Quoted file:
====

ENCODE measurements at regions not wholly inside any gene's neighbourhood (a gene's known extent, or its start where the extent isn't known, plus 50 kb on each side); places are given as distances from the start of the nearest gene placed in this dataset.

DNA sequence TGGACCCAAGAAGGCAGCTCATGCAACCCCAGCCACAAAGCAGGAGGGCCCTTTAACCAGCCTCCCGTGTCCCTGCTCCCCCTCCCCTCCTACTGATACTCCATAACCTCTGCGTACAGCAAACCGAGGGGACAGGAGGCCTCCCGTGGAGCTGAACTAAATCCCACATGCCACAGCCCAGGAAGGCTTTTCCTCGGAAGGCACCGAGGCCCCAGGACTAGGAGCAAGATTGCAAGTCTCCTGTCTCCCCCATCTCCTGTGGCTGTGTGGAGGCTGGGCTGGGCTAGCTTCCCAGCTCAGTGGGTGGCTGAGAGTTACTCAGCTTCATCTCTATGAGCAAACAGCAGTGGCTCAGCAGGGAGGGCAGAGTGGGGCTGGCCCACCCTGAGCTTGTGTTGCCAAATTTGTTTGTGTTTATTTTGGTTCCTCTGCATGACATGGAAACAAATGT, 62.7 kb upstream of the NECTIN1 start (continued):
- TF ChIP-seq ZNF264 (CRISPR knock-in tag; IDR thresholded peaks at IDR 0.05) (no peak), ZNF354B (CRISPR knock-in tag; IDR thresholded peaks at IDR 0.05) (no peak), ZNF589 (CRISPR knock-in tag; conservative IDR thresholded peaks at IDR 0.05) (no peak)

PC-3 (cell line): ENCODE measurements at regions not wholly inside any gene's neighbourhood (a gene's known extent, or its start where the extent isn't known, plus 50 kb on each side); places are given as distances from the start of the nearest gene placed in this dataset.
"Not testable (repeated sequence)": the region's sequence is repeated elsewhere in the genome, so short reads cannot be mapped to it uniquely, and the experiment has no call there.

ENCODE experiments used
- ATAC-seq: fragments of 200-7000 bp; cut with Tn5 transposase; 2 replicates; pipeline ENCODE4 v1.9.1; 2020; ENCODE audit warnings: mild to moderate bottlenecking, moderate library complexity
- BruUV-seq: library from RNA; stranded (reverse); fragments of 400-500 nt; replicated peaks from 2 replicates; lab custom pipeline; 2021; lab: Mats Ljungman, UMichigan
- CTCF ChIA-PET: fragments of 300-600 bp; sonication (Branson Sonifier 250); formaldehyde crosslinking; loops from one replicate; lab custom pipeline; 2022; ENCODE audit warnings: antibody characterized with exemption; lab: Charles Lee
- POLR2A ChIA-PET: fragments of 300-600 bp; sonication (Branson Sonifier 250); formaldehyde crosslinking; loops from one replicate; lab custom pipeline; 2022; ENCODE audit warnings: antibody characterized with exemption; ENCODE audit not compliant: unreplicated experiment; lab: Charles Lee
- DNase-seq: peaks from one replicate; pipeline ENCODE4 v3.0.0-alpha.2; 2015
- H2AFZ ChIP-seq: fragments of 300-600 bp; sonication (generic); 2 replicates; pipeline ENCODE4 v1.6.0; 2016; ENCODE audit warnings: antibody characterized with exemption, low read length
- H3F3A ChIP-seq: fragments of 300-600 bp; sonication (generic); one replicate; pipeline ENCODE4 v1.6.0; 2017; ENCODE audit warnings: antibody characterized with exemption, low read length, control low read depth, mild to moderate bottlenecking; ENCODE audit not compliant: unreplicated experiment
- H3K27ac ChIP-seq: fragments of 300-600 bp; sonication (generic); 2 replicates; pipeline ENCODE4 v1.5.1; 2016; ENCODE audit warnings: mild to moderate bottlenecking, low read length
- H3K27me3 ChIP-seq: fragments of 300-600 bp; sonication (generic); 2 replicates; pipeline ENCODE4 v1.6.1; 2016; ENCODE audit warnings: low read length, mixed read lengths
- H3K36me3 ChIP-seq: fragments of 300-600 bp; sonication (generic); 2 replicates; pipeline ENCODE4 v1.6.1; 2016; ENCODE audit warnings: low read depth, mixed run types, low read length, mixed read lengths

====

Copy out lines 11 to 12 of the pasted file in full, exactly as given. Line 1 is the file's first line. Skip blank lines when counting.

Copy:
- DNase-seq: peaks from one replicate; pipeline ENCODE4 v3.0.0-alpha.2; 2015
- H2AFZ ChIP-seq: fragments of 300-600 bp; sonication (generic); 2 replicates; pipeline ENCODE4 v1.6.0; 2016; ENCODE audit warnings: antibody characterized with exemption, low read length